Our difficulty with Darwin is very like our difficulty with our stockbroker. He says the way to succeed on the market is to buy low and sell high, and we believe him. But since he won’t tell us how to buy low and sell high, his advice does us no good. Likewise, Darwin thinks that the traits that are selected-for are the ones that cause fitness; but he doesn’t say how the kinds of variables that his theory envisages as selectors could interact with phenotypes in ways that distinguish causes of fitness from their confounds. This problem can’t be solved by just stipulating that the traits that are selected for are the fitness-enhancing traits; that, as one said in the 1960s, isn’t the solution; it’s the problem.
We have other complaints as well. Three examples: we do not hold a “covering law” view of scientific theories; we are explicit that we don’t. What we hold is that if there were laws of selection, that would solve the problem of reconciling TNS with the intensionality of “select-for”. But we don’t think there are such laws in biology, and Okasha doesn’t either. Also: we disapprove of Okasha’s appealing to the “paradigm” explanatory power of mathematical models of natural selection to rebut our objections to TNS. Models don’t even purport to reveal the mechanisms that underlie the phenomena they’re models of; and our claim is that no mechanism could do what TNS says natural selection does. Also: Okasha summarizes several recent discoveries in biology that our book recounts. He sets them aside saying (correctly) that “they simply concern aspects of biology about which traditional neo-Darwinism didn’t have much to say”. But our point about these discoveries is not that neo-Darwinists ignore them; it’s the marginalization of TNS that they imply; it seems the action is mostly in a different part of town.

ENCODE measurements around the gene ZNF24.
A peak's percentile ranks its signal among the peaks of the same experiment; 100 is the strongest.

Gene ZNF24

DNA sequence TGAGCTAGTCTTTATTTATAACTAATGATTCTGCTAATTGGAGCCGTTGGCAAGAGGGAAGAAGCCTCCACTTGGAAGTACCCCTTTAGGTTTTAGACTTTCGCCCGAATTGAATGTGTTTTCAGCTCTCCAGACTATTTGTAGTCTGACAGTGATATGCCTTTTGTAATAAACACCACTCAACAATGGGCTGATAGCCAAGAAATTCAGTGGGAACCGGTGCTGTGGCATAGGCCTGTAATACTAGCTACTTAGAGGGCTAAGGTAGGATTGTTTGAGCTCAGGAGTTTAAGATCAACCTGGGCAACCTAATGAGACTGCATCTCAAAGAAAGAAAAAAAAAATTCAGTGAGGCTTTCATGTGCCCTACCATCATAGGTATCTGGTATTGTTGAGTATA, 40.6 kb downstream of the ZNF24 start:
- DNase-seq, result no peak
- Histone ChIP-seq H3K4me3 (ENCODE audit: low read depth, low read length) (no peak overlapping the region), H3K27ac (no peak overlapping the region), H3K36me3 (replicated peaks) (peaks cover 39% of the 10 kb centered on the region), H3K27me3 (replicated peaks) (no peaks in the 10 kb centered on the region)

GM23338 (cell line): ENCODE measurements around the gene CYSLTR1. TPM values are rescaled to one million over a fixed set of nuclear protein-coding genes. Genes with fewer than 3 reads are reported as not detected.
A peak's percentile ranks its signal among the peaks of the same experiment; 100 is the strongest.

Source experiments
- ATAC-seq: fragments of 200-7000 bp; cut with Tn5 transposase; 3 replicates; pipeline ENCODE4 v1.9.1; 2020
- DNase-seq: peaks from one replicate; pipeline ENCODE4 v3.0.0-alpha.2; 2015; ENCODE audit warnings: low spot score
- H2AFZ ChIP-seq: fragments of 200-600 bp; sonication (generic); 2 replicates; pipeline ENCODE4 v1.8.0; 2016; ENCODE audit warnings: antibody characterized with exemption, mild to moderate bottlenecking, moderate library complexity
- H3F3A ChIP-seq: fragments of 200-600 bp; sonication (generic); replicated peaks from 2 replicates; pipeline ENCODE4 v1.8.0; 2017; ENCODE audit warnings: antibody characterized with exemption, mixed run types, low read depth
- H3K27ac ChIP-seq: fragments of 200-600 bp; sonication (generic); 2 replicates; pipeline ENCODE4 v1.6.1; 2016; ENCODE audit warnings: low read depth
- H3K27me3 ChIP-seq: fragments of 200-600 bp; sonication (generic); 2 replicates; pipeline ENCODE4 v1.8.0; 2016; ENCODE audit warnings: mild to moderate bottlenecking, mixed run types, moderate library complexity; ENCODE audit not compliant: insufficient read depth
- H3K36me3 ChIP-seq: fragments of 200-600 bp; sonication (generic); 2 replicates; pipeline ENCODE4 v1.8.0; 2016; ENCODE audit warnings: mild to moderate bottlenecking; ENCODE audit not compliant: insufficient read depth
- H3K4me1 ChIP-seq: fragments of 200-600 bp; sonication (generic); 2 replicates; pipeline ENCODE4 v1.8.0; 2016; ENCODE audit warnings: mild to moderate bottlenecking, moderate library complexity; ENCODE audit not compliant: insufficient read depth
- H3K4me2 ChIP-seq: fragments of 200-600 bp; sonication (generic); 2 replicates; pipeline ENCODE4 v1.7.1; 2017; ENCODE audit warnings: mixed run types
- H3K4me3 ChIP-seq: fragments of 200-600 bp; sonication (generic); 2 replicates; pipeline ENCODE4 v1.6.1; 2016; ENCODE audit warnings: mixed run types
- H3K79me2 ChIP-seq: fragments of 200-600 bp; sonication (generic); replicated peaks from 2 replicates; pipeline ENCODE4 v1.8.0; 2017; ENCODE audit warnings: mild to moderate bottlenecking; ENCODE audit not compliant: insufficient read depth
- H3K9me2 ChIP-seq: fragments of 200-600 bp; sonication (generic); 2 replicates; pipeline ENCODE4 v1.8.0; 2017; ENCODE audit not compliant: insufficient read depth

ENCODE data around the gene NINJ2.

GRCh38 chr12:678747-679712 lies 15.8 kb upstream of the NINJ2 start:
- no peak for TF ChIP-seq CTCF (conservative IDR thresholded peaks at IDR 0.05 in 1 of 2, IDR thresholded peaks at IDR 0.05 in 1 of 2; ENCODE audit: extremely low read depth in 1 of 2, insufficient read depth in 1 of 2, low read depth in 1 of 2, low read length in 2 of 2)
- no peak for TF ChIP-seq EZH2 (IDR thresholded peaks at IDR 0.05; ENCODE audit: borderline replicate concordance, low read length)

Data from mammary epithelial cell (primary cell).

There is, however, one place where we admit to a fair cop. Samir Okasha chides us for not telling our readers about the distinction between “random” variation and “undirected” variation. Guilty as charged. But that isn’t because, as Okasha graciously suggests, we don’t understand the difference; it’s because we try not to make readers attend to distinctions which, though perfectly valid, aren’t germane to the topic being discussed. Insisting that readers should is just the sort of thing that gives pedantry a bad name.
Department of Philosophy, Rutgers University, New Jersey 08903.
Cognitive Science Program, University of Arizona, Arizona 85701.